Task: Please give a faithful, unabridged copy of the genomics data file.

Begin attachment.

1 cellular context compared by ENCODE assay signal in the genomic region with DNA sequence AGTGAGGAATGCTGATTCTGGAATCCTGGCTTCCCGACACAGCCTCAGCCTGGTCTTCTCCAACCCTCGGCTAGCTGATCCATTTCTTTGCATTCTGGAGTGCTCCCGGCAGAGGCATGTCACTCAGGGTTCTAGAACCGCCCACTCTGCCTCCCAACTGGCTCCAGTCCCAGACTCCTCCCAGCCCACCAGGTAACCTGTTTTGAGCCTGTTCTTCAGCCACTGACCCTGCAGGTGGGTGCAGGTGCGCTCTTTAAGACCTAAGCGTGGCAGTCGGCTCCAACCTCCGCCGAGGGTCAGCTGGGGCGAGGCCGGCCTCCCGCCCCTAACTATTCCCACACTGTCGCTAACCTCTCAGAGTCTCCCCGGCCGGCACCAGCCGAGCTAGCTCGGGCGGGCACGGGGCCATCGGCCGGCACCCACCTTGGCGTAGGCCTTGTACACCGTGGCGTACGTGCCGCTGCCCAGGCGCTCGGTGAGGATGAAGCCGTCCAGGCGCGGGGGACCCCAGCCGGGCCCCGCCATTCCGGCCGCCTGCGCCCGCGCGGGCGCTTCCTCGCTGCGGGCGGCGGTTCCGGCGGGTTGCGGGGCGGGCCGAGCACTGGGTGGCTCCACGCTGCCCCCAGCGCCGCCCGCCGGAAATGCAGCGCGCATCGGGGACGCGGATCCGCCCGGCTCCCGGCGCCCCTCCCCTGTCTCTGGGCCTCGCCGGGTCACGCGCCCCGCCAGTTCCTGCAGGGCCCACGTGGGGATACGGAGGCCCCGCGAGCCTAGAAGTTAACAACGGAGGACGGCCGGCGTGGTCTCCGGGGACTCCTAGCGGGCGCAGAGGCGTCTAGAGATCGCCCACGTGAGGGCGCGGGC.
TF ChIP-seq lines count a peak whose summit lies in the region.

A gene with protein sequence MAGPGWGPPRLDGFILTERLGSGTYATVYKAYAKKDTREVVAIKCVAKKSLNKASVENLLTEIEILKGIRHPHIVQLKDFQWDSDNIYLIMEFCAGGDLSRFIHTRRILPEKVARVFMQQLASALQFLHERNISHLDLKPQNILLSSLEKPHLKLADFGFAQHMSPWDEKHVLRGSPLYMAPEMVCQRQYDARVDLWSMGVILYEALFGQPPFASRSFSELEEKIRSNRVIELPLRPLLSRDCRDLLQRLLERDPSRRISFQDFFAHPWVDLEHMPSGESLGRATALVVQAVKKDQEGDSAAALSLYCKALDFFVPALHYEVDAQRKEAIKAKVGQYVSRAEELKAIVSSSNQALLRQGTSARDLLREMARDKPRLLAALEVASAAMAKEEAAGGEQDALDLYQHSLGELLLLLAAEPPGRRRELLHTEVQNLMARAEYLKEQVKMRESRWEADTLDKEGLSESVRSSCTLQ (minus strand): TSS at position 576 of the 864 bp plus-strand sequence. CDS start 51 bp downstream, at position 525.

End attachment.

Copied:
1 cellular context compared by ENCODE assay signal in the genomic region with DNA sequence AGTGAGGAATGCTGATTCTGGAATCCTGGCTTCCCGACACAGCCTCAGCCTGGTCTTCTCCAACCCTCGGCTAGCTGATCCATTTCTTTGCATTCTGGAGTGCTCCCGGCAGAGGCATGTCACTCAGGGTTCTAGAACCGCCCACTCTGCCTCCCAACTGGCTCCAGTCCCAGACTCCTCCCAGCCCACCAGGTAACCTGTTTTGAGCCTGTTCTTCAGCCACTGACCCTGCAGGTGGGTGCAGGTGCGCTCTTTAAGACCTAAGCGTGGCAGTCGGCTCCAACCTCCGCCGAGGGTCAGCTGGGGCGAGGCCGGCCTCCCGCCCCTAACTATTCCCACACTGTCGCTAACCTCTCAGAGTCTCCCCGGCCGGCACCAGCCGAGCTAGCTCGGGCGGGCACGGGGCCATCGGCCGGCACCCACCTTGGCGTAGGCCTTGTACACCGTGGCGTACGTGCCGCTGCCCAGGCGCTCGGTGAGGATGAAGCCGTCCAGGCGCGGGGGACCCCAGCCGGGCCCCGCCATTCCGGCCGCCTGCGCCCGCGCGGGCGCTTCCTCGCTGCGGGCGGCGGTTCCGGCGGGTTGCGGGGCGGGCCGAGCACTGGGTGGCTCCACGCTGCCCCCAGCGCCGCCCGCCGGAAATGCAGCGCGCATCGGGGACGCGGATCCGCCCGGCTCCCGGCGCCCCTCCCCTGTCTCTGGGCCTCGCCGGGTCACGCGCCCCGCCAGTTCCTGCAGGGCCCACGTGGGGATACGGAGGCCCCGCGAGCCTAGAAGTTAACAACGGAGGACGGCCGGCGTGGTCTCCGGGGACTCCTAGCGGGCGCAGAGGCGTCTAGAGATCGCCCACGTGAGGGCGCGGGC.
TF ChIP-seq lines count a peak whose summit lies in the region.

A gene with protein sequence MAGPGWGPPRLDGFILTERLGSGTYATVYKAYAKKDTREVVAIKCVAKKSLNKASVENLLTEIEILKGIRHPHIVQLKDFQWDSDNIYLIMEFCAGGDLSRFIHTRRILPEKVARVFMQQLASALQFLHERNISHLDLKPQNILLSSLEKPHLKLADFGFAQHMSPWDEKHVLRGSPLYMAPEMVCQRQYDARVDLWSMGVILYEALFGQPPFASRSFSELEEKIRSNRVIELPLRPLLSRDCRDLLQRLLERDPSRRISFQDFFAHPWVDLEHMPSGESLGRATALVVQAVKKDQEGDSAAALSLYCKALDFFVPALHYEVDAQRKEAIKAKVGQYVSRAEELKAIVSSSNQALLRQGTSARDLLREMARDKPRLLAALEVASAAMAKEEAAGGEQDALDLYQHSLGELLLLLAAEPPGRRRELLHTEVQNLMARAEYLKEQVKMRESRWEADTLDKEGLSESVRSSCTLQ (minus strand): TSS at position 576 of the 864 bp plus-strand sequence. CDS start 51 bp downstream, at position 525.